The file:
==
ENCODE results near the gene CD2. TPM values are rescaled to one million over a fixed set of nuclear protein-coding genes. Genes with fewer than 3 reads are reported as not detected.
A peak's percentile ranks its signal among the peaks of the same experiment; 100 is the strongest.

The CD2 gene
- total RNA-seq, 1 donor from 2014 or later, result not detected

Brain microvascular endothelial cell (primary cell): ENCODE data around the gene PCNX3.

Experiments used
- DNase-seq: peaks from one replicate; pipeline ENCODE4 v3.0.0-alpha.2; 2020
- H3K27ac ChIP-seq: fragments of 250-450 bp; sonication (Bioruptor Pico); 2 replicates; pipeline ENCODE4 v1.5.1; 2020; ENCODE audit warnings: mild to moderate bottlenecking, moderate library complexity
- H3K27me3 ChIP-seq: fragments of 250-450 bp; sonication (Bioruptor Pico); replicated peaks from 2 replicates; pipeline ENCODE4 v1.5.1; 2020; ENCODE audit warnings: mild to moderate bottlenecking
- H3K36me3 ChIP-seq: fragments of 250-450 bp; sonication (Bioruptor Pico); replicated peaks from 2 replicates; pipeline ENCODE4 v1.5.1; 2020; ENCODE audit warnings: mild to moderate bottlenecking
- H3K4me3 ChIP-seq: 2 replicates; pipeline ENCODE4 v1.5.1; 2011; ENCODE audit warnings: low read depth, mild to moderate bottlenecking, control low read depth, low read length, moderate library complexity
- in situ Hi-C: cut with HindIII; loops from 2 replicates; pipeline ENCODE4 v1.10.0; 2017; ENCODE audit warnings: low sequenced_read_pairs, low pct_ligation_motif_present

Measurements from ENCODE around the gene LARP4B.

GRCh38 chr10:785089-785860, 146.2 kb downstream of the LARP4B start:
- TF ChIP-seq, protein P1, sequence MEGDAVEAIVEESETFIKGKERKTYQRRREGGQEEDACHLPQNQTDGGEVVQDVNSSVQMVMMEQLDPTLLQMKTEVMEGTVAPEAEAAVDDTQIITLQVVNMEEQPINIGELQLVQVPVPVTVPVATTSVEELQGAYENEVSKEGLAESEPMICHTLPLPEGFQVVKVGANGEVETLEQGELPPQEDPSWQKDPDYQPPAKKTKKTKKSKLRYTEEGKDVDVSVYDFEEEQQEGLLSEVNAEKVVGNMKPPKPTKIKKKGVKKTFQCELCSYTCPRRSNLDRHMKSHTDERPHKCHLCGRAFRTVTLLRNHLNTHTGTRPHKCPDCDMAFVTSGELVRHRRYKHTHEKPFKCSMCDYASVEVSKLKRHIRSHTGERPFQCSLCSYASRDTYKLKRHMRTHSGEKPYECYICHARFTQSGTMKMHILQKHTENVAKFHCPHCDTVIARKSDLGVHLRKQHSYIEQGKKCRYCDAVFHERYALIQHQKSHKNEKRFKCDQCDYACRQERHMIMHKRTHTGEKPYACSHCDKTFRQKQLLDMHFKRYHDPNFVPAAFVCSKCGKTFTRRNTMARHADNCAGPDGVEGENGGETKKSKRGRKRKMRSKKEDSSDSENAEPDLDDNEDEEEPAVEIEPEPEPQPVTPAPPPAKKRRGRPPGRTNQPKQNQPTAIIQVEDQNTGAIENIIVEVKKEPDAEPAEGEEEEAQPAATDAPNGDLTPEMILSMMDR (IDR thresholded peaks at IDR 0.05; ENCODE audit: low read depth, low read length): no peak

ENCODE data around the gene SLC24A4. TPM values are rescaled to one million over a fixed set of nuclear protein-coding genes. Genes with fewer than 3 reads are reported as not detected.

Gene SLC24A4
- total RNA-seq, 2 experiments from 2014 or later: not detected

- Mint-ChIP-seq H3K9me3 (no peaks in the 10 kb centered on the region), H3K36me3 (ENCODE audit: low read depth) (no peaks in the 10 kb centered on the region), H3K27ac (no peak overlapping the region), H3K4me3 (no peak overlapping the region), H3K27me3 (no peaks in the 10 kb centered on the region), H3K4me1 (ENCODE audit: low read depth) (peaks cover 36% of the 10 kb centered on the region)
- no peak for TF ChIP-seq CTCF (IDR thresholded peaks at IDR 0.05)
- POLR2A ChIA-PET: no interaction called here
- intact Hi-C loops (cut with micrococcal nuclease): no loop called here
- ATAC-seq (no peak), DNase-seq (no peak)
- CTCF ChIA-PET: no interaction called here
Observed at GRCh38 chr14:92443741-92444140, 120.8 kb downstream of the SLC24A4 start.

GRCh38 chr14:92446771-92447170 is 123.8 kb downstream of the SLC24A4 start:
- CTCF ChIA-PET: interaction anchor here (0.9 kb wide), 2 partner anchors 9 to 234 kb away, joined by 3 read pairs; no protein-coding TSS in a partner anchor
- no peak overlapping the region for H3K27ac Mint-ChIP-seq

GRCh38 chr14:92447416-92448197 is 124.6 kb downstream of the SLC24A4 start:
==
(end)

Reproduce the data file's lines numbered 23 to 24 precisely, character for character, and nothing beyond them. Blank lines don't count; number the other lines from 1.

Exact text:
- ATAC-seq (no peak), DNase-seq (no peak)
- CTCF ChIA-PET: no interaction called here